Health          - Healthy life expec-         Knowledge society            Knowledge        - Business and
            Status            tancy                       policy environment           Society              corporate decision
                            - Prevalence of disease                                    Decision             making
                            - Fertility                   Gender policy                Making           -   Science decision
            Social Status   - Sex ratio at birth                                                            making
                                                          Gender budgets
                            - Violence against                                         Knowledge        -   Administrative and
                              women                       Science and engineer-        Economy              managerial posi-
                            - Time use                    ing policy                                        tions
            Economic        - Economically active                                                       -   Information tech-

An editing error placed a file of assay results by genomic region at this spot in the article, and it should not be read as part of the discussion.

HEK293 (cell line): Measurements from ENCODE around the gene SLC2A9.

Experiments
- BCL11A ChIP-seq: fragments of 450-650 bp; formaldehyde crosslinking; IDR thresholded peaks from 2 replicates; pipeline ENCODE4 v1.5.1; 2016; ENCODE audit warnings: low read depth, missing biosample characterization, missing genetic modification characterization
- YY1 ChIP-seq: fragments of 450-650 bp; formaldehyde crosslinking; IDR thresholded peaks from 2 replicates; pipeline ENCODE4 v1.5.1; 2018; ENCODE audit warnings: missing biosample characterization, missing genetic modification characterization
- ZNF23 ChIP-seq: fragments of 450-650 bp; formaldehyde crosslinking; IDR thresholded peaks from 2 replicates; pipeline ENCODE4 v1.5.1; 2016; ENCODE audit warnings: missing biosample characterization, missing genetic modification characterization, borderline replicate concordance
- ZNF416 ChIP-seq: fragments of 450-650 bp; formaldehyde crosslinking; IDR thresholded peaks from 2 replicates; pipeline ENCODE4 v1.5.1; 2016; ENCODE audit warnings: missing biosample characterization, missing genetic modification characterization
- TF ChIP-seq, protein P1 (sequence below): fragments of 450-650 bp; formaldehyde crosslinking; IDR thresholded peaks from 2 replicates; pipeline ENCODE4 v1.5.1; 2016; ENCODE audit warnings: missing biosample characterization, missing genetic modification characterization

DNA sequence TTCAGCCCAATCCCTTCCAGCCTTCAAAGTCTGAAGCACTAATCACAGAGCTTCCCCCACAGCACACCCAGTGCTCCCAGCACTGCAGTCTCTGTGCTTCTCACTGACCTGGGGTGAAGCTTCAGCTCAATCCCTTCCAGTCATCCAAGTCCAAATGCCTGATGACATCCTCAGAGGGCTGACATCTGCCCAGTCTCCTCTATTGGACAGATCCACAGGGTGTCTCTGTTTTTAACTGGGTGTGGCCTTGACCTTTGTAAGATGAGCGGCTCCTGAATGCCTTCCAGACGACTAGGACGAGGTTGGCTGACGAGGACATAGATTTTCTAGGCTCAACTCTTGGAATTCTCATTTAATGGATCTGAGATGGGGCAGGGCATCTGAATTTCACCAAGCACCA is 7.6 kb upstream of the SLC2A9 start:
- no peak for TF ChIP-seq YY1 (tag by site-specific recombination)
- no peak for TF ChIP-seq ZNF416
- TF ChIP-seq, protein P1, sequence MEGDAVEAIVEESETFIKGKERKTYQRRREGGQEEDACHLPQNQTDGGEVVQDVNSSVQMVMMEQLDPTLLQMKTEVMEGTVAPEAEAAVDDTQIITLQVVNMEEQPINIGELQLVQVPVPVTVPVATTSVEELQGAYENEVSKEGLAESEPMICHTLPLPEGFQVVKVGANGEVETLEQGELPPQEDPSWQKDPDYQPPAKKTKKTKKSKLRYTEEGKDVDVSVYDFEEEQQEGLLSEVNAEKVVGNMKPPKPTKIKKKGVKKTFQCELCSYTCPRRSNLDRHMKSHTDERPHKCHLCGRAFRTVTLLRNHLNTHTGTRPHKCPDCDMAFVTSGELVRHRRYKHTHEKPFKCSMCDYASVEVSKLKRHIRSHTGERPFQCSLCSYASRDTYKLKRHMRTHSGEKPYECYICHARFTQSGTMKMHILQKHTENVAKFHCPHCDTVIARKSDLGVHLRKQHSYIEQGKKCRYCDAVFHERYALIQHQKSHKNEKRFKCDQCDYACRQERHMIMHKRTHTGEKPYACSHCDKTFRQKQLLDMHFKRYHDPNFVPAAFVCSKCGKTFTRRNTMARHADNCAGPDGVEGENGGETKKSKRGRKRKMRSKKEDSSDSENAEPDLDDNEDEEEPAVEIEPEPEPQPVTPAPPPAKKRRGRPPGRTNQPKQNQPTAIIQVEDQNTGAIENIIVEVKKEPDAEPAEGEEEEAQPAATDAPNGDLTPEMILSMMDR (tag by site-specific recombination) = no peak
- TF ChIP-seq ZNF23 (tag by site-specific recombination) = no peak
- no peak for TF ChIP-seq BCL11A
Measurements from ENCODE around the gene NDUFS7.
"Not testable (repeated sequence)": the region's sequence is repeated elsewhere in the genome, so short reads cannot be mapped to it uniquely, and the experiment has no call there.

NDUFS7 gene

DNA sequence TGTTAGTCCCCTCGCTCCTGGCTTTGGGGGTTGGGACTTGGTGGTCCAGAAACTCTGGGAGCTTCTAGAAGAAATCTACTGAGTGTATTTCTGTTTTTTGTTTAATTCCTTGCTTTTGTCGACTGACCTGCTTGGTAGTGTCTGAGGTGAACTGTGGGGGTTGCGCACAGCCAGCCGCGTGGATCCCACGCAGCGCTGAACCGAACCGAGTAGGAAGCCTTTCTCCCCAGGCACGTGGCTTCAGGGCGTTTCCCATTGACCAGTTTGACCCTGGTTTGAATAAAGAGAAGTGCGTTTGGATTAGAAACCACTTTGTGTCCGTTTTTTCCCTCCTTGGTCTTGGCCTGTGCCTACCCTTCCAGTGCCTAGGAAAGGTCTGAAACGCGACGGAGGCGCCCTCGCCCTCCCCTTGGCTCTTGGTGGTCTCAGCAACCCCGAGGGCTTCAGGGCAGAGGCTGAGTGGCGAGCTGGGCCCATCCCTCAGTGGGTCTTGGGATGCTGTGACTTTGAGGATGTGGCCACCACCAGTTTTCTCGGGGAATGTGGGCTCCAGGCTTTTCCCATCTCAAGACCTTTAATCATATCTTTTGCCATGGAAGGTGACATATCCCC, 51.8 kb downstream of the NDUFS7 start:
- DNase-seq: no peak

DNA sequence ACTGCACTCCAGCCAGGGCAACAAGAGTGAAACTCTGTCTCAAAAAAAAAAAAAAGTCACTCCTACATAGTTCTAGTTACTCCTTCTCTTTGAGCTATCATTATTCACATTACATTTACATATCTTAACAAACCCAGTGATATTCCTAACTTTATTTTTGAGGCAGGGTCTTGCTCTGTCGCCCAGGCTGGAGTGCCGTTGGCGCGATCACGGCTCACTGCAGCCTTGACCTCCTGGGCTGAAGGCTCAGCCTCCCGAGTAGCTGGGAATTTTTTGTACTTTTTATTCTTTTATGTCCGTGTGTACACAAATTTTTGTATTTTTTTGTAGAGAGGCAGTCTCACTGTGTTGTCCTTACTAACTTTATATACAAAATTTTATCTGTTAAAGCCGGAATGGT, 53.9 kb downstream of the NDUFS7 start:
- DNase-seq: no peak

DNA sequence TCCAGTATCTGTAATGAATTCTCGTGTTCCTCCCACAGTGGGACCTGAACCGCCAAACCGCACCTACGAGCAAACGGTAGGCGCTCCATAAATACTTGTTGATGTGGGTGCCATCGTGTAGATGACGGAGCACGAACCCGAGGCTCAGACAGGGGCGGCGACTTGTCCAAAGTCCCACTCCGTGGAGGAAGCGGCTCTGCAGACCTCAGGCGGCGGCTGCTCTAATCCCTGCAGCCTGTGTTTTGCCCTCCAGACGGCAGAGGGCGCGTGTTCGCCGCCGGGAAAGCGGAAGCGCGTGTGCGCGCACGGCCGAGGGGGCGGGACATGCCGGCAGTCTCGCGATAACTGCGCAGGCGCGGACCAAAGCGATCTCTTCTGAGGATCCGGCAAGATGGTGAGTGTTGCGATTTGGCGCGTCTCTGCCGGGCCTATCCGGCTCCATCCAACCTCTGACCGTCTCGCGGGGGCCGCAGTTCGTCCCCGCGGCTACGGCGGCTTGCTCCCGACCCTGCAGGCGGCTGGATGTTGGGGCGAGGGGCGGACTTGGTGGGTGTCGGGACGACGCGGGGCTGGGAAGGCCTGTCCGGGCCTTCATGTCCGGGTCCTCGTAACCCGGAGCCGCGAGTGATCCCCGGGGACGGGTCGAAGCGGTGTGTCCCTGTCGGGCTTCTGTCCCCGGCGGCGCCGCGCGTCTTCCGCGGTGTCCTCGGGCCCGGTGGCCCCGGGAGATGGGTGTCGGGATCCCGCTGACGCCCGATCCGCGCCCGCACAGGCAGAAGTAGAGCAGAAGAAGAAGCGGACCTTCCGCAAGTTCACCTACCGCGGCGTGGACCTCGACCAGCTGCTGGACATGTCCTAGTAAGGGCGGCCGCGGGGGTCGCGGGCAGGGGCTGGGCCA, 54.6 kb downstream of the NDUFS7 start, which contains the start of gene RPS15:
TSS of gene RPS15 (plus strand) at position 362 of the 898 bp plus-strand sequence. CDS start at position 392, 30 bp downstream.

Status            population                  Science an                                        nology workers
                            - Income                                                   Science, tech-   -   Science and engi-
                            - Categories of work                                       nology and           neering education
                            - Poverty                                                  innovation       -   Scientists and engi-
            Access to       - Property rights                                          participation        neers
            Resources       - Access to capital                                                         -   Publications